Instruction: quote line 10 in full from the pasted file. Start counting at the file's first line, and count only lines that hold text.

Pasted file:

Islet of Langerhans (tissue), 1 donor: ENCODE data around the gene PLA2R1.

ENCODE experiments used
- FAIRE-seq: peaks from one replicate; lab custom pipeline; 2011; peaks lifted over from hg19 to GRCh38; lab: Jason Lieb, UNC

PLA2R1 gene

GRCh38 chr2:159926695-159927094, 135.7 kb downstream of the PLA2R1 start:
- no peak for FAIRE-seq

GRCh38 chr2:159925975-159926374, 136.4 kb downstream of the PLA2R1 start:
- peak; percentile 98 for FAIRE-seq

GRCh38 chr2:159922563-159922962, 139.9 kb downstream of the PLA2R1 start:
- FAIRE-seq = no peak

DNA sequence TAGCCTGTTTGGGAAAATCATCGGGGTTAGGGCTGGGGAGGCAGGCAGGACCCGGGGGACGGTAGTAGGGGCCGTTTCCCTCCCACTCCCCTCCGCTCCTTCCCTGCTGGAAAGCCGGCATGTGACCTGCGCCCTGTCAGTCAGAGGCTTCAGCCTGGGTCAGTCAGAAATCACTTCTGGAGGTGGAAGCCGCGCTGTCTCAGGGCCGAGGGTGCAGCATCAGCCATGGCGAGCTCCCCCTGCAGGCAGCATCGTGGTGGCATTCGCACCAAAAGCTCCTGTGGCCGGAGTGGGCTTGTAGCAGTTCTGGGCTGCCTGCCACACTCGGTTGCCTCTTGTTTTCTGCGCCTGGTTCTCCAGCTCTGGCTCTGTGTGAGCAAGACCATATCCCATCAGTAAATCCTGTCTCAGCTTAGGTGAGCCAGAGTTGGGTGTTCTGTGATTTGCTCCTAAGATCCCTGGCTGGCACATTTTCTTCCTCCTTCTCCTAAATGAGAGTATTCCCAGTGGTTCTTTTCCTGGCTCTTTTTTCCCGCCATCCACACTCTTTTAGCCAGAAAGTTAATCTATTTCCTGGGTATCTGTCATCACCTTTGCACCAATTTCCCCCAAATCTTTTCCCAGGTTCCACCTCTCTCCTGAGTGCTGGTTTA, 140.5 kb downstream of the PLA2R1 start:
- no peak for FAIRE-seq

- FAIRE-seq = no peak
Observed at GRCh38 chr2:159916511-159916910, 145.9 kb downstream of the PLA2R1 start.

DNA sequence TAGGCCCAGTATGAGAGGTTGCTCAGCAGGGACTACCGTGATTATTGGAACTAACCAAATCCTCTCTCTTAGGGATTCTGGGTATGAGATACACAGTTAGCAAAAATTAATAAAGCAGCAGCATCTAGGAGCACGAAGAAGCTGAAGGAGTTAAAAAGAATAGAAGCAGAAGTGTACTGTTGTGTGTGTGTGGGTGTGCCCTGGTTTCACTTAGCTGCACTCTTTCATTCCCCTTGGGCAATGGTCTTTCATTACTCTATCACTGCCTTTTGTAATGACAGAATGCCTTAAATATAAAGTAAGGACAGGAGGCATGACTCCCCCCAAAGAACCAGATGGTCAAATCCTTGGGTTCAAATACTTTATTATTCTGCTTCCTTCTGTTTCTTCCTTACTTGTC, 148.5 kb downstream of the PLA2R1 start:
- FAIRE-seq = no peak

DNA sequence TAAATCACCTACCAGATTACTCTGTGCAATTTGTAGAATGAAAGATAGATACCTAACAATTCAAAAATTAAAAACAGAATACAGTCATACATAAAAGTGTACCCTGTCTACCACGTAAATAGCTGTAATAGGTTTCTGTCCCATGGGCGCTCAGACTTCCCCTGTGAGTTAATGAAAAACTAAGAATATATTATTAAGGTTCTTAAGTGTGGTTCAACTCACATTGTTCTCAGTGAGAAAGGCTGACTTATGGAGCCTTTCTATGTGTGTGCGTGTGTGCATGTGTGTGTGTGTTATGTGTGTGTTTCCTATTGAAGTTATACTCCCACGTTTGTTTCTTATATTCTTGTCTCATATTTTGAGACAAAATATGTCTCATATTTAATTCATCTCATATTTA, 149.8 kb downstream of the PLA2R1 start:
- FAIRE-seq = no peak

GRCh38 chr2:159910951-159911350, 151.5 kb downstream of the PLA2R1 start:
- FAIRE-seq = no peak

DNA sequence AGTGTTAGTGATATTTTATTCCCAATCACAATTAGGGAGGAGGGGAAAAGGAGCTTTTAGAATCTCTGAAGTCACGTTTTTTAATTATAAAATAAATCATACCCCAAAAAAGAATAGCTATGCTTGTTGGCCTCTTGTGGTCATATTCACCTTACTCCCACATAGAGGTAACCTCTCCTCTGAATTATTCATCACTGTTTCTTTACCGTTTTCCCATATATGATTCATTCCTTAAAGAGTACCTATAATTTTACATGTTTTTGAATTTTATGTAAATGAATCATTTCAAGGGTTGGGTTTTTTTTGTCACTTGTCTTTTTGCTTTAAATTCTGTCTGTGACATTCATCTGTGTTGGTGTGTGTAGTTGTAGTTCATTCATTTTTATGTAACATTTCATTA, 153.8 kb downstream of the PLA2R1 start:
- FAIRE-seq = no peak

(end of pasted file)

- FAIRE-seq = no peak